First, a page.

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Marshall McLuhan: Escape Into Understanding a Biography Paperback – Aug 2003
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From Library Journal
In contrast to Phillip Machand's Marshall McLuhan: The Medium and the Messenger (LJ 3/15/89), this authorized life draws heavily on McLuhan's diaries and private papers as well as on interviews with family and friends. Early on, Gordon takes a traditional biographical approach, focusing on McLuhan's childhood, Cambridge years, marriage, and conversion to Catholicism; later he turns to view the man who coined the term global village and became a pop icon with the publication of The Medium Is the Message (LJ 6/1/67) through a detailed analysis of his work. Gordon provides a straightforward and lucid account of McLuhan's life and ideas, at times defending the media guru against detractors. All facts and explanations notwithstanding, McLuhan remains an enigma. For academic and larger public libraries.?William Gargan, Brooklyn Coll. Lib., CUNY
Copyright 1997 Reed Business Information, Inc. --This text refers to the Hardcover edition.
From Kirkus Reviews
A thoughtful study of the life and ideas of the celebrated media philosopher. Time--unkind to so many visionaries--is proving Marshall McLuhan only more and more prescient. His theories, popularly summed up in his famous phrase ``The medium is the message,'' seem to describe our computerized age with eerie precision. He was able to recognize, for example, that the computer would rapidly become an extension of the central nervous system, allowing individuals to extend the range of their sense perceptions. While computer- friendly, his opinion of television, often misunderstood and rarely enunciated in its full disdain, verged on the alarmist: ``If you want to save one shred of Hebrao-Greco-Roman-Medieval-Renaissance-Enlightenment-Modern-West ern civilisation, you'd better get an ax and smash all the sets.'' Given where his ideas would take him, it is superficially incongruous that McLuhan began his professional career as an English professor. But language has fueled much late-20th-century philosophy, and as Canadian academic Gordon (McLuhan for Beginners, not reviewed, etc.) meticulously demonstrates, much of McLuhan's work was substantively informed by a concern with grammar (in the classical sense of the study of relationships within language). At a time when many intellectuals chose either communism or Catholicism--usually for reasons more similar than opposite-- McLuhan chose the Church, and Gordon again carefully illuminates the connections to McLuhan's work. His ideas were dense, complex often to the point of convolution, and thoroughly interwoven. Gordon is not only a user-friendly explicator, he also is a dogged intellectual detective, tracking McLuhan's ideas down to their earliest beginnings. In more conventional biographical terms, this account suffers from the happily married, academically regimented dullness of its subject's life, conjoined with Gordon's relative lack of interest in all non-idea-related details. But as an intellectual history, it's first-rate. (8 pages b&w photos, not seen) -- Copyright ©1997, Kirkus Associates, LP. All rights reserved. --This text refers to the Hardcover edition.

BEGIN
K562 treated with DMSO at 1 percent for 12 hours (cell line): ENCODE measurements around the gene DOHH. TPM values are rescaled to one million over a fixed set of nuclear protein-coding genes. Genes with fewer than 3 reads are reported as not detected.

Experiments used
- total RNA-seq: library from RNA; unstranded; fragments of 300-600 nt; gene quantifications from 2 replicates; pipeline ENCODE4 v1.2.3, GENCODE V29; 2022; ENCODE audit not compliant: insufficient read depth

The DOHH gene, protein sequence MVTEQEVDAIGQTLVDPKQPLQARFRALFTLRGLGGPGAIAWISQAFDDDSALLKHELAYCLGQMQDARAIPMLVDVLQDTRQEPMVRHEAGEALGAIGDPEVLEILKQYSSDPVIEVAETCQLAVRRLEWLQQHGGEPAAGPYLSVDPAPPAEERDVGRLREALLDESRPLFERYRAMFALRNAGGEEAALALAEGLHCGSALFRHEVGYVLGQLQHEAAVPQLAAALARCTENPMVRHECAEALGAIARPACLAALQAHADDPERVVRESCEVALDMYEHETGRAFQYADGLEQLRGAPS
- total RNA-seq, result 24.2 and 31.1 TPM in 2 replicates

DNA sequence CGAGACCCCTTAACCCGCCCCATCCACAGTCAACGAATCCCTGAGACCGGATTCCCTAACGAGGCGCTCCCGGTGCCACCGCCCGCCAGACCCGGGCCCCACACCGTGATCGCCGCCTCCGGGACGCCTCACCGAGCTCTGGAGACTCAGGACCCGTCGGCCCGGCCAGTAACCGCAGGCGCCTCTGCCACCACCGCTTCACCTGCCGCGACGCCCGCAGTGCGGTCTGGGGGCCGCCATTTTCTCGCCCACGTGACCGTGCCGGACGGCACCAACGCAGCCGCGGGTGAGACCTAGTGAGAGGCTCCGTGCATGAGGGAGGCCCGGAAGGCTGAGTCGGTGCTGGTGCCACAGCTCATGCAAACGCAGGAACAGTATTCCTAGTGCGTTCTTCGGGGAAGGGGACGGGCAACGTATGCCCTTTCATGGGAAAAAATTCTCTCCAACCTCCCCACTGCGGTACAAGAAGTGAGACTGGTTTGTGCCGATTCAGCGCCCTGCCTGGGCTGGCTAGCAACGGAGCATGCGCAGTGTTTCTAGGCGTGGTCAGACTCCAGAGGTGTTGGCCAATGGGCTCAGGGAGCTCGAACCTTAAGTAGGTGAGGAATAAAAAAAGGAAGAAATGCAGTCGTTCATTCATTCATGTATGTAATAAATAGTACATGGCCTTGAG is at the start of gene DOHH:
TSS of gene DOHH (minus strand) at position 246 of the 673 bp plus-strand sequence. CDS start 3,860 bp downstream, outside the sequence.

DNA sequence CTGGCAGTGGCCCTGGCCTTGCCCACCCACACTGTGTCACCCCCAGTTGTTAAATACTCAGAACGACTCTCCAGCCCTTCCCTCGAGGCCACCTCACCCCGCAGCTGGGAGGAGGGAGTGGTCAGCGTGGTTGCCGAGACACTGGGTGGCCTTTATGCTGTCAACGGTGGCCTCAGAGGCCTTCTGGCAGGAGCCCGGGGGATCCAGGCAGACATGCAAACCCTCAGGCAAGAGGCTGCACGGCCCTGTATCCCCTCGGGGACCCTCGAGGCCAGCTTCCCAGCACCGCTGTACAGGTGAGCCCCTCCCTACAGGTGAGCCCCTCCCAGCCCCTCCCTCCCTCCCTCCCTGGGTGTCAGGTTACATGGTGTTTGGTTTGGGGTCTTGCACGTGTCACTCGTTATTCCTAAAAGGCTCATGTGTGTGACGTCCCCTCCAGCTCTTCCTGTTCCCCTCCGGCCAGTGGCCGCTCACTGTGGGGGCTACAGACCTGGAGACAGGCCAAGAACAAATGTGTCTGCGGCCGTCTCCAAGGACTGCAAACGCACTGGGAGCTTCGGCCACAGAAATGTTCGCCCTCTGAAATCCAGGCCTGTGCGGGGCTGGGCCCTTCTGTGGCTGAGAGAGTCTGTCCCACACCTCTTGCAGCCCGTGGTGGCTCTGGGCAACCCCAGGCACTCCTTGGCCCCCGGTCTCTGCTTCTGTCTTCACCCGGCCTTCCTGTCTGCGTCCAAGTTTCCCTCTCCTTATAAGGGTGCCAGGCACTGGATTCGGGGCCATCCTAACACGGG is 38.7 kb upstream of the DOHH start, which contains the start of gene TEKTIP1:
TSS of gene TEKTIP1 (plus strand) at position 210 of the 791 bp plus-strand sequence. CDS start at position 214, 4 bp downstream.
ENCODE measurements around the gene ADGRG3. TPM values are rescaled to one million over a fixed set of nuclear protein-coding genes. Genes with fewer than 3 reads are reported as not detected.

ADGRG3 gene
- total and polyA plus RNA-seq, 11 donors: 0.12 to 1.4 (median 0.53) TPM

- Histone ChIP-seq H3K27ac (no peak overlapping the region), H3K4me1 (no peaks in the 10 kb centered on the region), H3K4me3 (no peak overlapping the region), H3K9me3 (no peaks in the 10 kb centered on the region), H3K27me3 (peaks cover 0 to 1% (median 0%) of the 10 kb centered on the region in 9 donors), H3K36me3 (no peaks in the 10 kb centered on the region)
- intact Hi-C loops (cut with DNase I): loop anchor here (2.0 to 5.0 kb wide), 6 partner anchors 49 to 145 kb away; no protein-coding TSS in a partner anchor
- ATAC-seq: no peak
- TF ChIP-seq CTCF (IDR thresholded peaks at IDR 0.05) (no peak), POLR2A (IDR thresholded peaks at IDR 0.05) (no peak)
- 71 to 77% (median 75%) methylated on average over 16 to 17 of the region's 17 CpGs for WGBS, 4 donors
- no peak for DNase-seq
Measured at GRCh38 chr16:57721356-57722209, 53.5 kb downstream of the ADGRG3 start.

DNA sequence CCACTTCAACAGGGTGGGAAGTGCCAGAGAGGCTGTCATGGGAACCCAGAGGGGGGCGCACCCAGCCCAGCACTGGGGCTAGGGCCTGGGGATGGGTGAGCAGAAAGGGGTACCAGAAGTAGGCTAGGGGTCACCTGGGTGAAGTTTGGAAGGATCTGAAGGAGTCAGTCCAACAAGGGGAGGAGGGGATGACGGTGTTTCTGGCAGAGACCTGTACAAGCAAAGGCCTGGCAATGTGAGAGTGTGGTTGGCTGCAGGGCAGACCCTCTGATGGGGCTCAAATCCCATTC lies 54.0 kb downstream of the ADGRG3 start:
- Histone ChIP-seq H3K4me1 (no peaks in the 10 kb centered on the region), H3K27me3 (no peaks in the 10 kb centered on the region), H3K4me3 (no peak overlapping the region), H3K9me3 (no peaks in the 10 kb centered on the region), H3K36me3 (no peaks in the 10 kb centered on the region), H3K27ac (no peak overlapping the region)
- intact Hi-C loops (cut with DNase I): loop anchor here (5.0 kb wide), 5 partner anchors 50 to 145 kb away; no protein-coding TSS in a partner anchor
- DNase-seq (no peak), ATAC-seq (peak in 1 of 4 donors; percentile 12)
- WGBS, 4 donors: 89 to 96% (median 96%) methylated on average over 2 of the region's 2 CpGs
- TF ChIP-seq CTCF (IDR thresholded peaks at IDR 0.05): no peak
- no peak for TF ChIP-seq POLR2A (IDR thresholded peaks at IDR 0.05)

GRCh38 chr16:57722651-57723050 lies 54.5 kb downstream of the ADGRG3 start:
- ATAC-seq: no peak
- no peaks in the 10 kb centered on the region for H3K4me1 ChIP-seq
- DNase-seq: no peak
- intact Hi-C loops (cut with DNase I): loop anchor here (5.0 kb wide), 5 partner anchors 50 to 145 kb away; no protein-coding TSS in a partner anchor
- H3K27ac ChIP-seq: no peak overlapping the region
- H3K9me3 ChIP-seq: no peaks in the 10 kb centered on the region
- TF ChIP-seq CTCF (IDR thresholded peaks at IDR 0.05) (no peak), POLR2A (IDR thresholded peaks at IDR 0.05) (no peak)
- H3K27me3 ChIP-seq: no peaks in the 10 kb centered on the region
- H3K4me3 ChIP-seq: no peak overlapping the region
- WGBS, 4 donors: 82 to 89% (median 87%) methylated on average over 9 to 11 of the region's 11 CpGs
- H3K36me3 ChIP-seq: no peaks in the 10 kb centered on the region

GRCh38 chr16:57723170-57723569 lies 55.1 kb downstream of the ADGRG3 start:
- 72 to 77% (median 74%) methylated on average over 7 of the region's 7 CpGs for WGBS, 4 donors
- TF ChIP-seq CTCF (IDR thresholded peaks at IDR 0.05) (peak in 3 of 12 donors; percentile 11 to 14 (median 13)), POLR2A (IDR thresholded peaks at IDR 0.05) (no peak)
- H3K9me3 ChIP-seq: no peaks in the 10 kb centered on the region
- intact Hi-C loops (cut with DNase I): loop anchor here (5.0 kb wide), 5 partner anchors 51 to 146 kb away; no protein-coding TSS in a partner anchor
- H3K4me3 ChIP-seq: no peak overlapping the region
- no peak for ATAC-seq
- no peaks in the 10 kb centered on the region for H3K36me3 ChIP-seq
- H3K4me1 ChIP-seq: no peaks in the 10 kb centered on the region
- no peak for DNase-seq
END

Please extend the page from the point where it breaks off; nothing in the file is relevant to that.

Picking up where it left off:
Most Helpful Customer Reviews on Amazon.com (beta)
McLuhan is undeservedly a forgotten thinker today despite his prescient ideas about technology and media. We neglect his classic "Understanding Media" at out peril, especially his account in it of the paralyzing numbness that follows the discovery of any technology and that precedes human understanding and mastery. This includes the numbness that keeps the human race from seeing or understanding itself in the mirror of mass TV and mastering the technology in ways that benefit the human race.
McCluhan never saw a PC but he would surely rejoice at the invention of the digital, interactive PC. His spirit lives on in another oddly forgotten yet prescient little book: George Gilder's "Life After Television: the Coming Transformation of Media and American Life." (1988)
Back to Terrence Gordon, who fully understands all this and offers a warm and nuanced picture of McLuhan's. Few things have made me respect the Catholoic faith as much as Gordon's account of the faith and daily devotion that McLuhan practiced throughout his life.